Naturally, I have to hold myself to the same standard.  I mean, just because Deer was a “SKIP” for me, it doesn’t mean that the “artist’s intent” didn’t receive positive “audience reaction” by other moviegoers.  It wasn’t received well by me, at least related to 85-90% of the film.  The beloved 10-15% I’m referring to is specific to the incredible locations that the production used in my hometown of Cincinnati.  In fact, some of the early scenes are shot from Covington, KY, which is also very dear to me.  The resulting skyline you see of that picturesque little midwestern town had my hopes up.  And, on a separate positive note, let me say that I appreciate the efforts of the actors, their interest in tackling such a script… And, I especially liked the work of cinematographer Thimios Bakatakis.  Not sure if it was him or the director, but their tribute to Stanley Kubrick is noticable with Deer.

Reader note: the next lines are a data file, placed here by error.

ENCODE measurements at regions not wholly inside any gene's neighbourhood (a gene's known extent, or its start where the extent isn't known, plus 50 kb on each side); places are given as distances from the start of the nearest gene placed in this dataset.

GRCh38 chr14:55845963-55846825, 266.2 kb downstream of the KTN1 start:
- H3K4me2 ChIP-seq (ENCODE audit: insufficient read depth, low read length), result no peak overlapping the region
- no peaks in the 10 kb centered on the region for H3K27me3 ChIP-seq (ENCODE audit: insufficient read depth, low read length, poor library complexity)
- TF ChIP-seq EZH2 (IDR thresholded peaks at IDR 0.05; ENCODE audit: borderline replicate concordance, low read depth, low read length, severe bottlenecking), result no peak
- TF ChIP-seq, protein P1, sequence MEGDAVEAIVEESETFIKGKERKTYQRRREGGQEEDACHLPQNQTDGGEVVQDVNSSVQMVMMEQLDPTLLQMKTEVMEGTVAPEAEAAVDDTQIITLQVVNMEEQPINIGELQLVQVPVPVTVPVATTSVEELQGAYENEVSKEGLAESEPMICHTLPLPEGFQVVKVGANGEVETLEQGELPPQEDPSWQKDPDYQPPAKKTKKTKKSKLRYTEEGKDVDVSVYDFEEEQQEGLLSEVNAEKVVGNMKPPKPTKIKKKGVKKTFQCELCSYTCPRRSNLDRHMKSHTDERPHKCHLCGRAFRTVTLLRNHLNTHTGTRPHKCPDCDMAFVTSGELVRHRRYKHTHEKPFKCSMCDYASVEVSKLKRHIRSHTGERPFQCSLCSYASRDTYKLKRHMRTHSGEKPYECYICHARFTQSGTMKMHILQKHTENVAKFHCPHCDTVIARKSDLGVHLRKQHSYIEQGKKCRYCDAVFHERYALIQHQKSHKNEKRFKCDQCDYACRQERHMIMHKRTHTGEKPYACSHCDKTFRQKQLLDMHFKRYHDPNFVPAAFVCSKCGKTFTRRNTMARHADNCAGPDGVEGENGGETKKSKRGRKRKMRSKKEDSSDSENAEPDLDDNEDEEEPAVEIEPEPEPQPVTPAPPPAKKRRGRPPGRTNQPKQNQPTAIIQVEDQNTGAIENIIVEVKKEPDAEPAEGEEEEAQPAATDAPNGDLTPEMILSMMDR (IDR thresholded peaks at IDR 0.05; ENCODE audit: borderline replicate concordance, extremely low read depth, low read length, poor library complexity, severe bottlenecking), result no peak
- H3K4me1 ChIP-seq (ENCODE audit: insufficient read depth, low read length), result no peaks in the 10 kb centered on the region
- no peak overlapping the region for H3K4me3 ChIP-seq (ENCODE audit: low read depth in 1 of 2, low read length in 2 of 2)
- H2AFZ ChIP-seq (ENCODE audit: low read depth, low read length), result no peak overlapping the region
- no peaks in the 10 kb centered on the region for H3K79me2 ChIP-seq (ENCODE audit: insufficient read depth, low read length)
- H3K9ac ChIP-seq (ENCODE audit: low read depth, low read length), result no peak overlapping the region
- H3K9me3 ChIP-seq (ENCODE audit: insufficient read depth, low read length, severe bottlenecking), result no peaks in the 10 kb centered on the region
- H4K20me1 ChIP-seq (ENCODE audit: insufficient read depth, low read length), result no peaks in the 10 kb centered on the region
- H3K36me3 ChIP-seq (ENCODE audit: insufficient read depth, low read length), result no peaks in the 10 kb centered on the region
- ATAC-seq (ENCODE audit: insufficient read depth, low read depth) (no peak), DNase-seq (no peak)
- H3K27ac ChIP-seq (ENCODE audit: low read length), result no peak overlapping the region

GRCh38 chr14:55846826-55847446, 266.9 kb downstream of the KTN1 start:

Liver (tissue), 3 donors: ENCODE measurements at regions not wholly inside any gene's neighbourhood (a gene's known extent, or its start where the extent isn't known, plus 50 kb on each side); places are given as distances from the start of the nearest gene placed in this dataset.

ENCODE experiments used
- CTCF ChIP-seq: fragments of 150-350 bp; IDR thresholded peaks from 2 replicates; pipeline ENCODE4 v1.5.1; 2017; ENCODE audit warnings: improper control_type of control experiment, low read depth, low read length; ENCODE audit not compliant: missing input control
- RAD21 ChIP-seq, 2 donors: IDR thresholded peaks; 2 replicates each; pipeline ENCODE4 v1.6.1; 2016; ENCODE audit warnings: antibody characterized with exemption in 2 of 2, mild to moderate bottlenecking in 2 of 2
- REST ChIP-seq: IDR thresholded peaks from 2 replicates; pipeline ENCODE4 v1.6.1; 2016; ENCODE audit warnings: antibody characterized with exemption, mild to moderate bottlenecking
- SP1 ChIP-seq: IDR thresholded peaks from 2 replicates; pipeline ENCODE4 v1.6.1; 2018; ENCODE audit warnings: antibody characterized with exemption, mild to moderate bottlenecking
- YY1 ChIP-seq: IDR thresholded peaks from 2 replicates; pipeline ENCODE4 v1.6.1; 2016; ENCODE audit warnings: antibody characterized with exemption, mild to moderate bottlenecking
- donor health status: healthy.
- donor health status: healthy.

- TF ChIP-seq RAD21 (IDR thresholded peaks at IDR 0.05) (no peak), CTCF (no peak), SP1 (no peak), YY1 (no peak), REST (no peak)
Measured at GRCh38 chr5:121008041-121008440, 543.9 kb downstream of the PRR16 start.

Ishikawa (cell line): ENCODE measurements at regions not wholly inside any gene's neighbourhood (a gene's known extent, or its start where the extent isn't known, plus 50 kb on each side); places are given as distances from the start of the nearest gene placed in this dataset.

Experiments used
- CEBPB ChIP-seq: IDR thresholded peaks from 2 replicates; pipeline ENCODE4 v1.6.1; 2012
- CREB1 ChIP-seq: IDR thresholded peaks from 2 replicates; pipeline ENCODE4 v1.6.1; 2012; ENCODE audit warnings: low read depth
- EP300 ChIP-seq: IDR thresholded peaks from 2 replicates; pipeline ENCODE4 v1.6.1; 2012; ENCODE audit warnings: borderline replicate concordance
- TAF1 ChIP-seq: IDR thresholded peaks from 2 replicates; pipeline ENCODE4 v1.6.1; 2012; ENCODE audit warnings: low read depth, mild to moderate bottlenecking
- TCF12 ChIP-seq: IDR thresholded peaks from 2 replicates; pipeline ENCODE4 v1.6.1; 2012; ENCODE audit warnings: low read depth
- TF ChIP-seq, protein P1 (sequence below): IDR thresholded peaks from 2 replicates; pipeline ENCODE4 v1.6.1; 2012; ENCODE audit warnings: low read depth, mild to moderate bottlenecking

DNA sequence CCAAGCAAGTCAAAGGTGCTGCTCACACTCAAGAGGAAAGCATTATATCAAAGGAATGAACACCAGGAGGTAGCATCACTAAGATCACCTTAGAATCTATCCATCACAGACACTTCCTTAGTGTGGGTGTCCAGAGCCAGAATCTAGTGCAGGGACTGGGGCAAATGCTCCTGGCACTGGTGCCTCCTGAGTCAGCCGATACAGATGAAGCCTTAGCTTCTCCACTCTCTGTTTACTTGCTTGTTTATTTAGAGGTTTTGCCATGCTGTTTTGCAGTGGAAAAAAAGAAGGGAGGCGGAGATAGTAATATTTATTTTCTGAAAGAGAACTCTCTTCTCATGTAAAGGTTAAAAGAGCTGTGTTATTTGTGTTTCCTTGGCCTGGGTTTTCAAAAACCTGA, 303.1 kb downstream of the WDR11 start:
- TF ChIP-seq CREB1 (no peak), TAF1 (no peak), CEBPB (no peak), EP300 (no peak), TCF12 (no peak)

Now that all the positives are out of the way, let’s dive in with the frustration.  The very philosophy of the film, the question suggested by the title, was never well executed in the story or the dialogue or the visual references of the film.  At least not so that I noticed it.  In reading other reviews, I now understand it was presented, but that’s a bad sign in and of itself that I missed it.  But, is this story with these characters in this setting the most appropriate, the most entertaining the most engaging possible for testing this theory that one life must die to balance out an improper death?  From this humble bloggers perspective, no.  Where’d the kid (Keoghan) learn this bit?  What’s the foundation of it?  If you’re trying to sell us on the idea that this mentally ill 16 year old is somehow justified in his actions… not off to a great start.